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PHD: A tribute to the strength of women

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Masjidul-Quds was a vision of marshmallow pink as hundreds of women donned their pink headscarves in honour of annual Pink Hijab Day. Marked every year in the last week of October, Pink Hijab Day forms part of Breast Cancer Awareness month and is a solidarity event for those impacted by the disease. The event was hosted as part of Global Pink Hijab Day, an initiative that began as an experiment by founder, Hend El-Buri in Columbia, Missouri. It was directed toward breaking stereotypes about Muslim women while encouraging a dialogue around breast cancer.

The pink candy buffet on display
The pink candy buffet on display
Ladies buying cake at the cake sale
Ladies buying cake at the cake sale

Tuesday’s event was attended by a multitude of women, from cancer patients, survivors, or relatives who have been diagnosed with some form of the disease. Though the impact of cancer in the life of the patient can never be quantified, those who provide the day-to-day support often go unnoticed.

Ladies ready for the programme
Ladies ready for the programme

Speaking to VOC News, imam of Masjid al-Quds, shaykh Abdurahman Alexander says that the event has been hosted at the masjid for the past three years in a bid to increase awareness about cancer, particularly the scourge of breast cancer that appears to be on the increase within the community.

“We need to create support structures so that people empower others by informing them that cancer is not a death sentence.”

Presenter Ayesha Laatoe and Shaykh Abdurahman Alexander
Presenter Ayesha Laatoe and Shaykh Abdurahman Alexander

The shaykh said while numerous cancer awareness programmes exist, there will always be room for more and encourages individuals to go for regular screening.

“It is amazing that the amount of cancers that you hear of today you did not hear about it years ago,” he added.

Quoting the ayah of the Qur’an in which Allah says (which may mean) that he is closer to His servants that their life vein, Alexander encouraged cancer patients to remain steadfast in their battle and to remember that they are never alone.

Gadija Erasmus recalled her journey after her mother was diagnosed with stomach cancer. She cared for her mother until her final hour. She says that while her mother is said to have lived with cancer for years, her mother prior to being diagnosed was thought to be suffering from a stomach ulcer.  Due to the progression of Erasmus’ mother’s cancer, doctors were unable to prescribe her any treatment and she later past away in early 2016.

While the loss of one’s mother is naturally accompanied by great sadness, Erasmus says that she views the cancer diagnosis as a blessing that provided her with an opportunity to care for her mother in her final days while cementing their bond.

“It’s been me and my mother all the years; we have lived together all the years and we have never been separated. Allah gave her this illness [for me] to prepare. So, I took it as part of my journey,” she tearfully stated.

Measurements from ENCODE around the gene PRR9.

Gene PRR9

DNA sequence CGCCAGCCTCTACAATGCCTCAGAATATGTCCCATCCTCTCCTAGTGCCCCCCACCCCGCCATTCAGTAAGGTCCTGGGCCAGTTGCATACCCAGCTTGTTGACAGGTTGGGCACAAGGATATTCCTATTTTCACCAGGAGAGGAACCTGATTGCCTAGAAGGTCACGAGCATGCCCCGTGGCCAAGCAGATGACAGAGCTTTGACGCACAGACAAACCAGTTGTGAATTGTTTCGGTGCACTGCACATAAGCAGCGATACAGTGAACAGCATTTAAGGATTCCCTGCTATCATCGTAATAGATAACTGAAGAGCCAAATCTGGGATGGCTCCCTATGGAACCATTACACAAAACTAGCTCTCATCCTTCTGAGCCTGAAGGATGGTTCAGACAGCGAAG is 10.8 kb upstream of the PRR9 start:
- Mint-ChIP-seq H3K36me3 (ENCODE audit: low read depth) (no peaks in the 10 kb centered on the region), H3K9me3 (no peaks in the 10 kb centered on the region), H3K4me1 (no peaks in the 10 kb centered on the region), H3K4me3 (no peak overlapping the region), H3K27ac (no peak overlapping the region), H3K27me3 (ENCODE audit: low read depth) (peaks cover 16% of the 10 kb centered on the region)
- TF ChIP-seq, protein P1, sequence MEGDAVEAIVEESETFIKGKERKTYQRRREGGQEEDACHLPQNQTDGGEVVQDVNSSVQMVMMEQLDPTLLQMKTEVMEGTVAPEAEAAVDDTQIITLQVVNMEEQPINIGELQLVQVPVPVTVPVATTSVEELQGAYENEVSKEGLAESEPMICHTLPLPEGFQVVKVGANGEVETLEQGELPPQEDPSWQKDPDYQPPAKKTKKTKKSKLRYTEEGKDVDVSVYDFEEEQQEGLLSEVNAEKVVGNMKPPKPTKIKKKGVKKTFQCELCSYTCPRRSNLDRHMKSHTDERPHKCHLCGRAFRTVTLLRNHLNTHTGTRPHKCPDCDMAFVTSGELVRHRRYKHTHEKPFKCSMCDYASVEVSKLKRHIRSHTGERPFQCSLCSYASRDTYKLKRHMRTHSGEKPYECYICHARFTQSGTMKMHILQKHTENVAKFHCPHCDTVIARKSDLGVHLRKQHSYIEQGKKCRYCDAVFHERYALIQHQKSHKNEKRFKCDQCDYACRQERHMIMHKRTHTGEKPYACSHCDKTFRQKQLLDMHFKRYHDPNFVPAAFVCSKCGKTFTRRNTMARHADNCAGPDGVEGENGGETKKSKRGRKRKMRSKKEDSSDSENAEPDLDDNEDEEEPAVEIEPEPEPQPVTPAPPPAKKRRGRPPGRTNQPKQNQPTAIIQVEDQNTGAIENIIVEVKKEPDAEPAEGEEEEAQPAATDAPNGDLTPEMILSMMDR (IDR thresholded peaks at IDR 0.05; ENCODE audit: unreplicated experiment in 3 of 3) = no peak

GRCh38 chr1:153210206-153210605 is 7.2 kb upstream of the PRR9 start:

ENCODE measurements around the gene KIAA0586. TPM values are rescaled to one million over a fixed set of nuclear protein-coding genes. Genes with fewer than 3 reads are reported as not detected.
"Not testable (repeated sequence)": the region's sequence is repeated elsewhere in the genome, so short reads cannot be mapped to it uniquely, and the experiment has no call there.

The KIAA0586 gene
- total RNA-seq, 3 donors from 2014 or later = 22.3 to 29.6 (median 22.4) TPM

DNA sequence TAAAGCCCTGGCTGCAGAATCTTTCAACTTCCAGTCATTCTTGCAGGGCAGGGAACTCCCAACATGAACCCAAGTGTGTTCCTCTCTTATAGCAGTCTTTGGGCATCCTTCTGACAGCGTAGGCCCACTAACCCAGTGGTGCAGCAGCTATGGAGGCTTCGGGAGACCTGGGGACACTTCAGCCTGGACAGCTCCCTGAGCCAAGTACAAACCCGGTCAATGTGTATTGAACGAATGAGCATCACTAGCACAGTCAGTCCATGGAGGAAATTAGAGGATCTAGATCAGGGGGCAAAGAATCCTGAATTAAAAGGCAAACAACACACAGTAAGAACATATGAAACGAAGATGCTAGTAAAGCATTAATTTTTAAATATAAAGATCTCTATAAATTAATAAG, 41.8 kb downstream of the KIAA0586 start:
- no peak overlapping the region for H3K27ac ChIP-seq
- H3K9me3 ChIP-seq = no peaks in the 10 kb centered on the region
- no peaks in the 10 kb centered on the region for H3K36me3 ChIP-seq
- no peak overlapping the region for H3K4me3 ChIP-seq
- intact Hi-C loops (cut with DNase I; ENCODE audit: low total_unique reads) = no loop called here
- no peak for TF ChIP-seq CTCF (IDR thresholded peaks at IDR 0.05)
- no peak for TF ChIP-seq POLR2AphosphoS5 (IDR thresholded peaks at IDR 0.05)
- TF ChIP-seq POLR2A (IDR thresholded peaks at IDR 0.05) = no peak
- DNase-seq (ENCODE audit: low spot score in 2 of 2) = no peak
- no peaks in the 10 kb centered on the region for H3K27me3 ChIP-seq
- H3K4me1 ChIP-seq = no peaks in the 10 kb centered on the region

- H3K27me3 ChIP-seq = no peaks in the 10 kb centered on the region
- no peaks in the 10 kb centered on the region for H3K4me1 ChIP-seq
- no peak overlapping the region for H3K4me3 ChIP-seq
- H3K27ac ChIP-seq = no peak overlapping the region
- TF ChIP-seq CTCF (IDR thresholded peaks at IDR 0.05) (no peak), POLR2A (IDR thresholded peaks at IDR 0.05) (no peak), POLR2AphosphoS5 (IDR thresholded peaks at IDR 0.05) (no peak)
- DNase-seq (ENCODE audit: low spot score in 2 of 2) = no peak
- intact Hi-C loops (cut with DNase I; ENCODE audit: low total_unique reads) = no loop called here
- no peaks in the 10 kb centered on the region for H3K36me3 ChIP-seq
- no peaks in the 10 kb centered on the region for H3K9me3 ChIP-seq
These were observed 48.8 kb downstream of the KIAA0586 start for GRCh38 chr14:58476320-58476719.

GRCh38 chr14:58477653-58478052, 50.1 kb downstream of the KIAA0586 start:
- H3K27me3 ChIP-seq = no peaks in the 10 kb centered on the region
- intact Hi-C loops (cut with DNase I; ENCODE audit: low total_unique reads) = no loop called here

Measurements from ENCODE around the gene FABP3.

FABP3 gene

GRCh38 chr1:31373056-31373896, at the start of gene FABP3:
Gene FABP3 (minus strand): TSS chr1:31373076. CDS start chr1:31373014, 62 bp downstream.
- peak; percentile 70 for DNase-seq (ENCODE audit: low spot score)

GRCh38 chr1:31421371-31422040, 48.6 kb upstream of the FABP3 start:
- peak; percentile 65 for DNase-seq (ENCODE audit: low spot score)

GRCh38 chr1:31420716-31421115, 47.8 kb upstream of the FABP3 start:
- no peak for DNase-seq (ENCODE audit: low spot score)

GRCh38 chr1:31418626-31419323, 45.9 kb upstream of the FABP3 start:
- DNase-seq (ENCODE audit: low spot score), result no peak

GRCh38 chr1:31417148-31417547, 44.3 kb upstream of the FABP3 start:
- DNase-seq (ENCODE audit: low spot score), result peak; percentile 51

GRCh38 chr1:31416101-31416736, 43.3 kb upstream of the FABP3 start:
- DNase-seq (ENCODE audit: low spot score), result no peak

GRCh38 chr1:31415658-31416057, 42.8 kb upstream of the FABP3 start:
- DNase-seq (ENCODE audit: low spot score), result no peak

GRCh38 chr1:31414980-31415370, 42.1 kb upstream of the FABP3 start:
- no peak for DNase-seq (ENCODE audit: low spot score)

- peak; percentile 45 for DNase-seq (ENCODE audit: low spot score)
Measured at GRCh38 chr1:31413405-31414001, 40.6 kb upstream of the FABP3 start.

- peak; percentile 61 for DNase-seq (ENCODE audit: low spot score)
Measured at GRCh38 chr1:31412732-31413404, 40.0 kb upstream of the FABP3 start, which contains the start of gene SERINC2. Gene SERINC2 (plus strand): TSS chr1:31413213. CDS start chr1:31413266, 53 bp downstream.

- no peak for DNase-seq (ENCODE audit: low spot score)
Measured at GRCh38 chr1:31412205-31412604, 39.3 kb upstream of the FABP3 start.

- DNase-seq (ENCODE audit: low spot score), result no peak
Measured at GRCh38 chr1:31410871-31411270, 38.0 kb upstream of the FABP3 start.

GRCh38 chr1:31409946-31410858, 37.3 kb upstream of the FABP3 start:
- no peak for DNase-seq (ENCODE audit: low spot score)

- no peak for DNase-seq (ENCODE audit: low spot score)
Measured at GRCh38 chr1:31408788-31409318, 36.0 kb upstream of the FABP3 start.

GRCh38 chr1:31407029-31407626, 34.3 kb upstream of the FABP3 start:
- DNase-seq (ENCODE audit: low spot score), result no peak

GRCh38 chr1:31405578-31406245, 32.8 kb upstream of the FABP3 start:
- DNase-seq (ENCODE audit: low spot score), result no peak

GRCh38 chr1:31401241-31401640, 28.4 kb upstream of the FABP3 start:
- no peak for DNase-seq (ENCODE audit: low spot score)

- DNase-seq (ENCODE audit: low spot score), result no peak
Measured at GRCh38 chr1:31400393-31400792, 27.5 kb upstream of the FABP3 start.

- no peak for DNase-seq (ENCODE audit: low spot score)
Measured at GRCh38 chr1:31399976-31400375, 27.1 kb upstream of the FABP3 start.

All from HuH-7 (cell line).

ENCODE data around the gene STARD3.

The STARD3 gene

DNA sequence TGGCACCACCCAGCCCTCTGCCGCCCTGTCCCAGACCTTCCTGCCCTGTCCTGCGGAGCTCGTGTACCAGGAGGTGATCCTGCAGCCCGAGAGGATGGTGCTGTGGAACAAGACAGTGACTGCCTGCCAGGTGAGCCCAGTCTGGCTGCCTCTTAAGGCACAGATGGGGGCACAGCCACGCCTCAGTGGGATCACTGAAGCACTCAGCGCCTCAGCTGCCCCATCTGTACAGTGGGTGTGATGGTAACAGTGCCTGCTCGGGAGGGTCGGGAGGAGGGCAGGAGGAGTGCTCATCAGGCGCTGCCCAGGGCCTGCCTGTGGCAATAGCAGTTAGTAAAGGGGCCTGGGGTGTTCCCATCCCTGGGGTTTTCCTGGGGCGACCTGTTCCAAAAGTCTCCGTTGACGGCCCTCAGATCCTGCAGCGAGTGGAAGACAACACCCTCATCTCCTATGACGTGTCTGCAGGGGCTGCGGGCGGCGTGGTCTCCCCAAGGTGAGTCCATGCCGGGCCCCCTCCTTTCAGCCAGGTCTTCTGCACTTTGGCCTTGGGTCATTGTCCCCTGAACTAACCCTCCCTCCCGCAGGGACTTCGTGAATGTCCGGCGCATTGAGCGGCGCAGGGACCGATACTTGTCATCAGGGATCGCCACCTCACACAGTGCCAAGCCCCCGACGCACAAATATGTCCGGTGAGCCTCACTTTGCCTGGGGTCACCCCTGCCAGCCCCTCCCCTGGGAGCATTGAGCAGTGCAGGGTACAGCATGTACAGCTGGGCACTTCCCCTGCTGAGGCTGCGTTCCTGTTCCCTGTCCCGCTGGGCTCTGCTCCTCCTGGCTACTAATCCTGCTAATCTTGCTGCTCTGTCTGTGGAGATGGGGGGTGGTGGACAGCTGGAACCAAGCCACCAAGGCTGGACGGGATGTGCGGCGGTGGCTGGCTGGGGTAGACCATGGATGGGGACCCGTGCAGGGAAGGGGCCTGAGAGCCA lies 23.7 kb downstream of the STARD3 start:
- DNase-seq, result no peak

The women listen attentively
The women listen attentively

Overcome with emotion, Erasmus asserts that as a care-giver of a cancer patient she would advise that the patient is never made aware of difficulties that accompany their rehabilitation or treatment.

“When I would come into her room, she would look at me as if asking if she is a burden for me, but when I came in I would always smile, although me picking her up would hurt [my back], I would never show her. I would always turn something negative into something positive for her.”

Providing insight into an average day in the life of a care-giver, Erasmus explains that after her mother performed both Tahajud and Fajr prayers, she would routinely place her in her wheelchair and, thereafter, take her to the lounge area where she would recline while keeping a steady eye on the view from the window.

Erasmus would then tidy her mother’s bedroom, transfer her mother to the bedroom and feed her. This routine would be followed by her mother’s bath.

“I would still apply her roll-on, do her hair, put her clothes on – I would dress her like every other day,” she added.

VOC staffers Rashieda Davids, Quaanita Satardien and Quanita Kamaar in their pink hijab
VOC staffers Rashieda Davids, Quaanita Satardien and Quanita Kamaar in their pink hijab

Two weeks prior to Erasmus’ mother’s passing, her mother lost all mobility, but would continue performing her prayers, assisted by her daughter, who would don her headscarf.

In light of expected pressure that caring for an ailing family member may place on a marriage, Erasmus asserts that she received unwavering support from her husband, who eagerly assisted in caring for her mother.

“He used to help me carry my mother and it was never a burden for him. He never ever questioned [me], because he knew how important she was to me.”

Despite her continued longing to be reunited with her mother, Erasmus says that she is satisfied with the manner in which her mother departed the world, holding on to her faith and parting this world while reciting the Shahada.

She advises all children of cancer patients to view the task as an honour and never to waver in granting them the same care and patience that was afforded to them in their youth.

“Do it with love. Every time I looked at my mother I saw her as my baby. So too, your mother can never be a burden – I would do it over in a heartbeat,” Erasmus continued.  VOC

 


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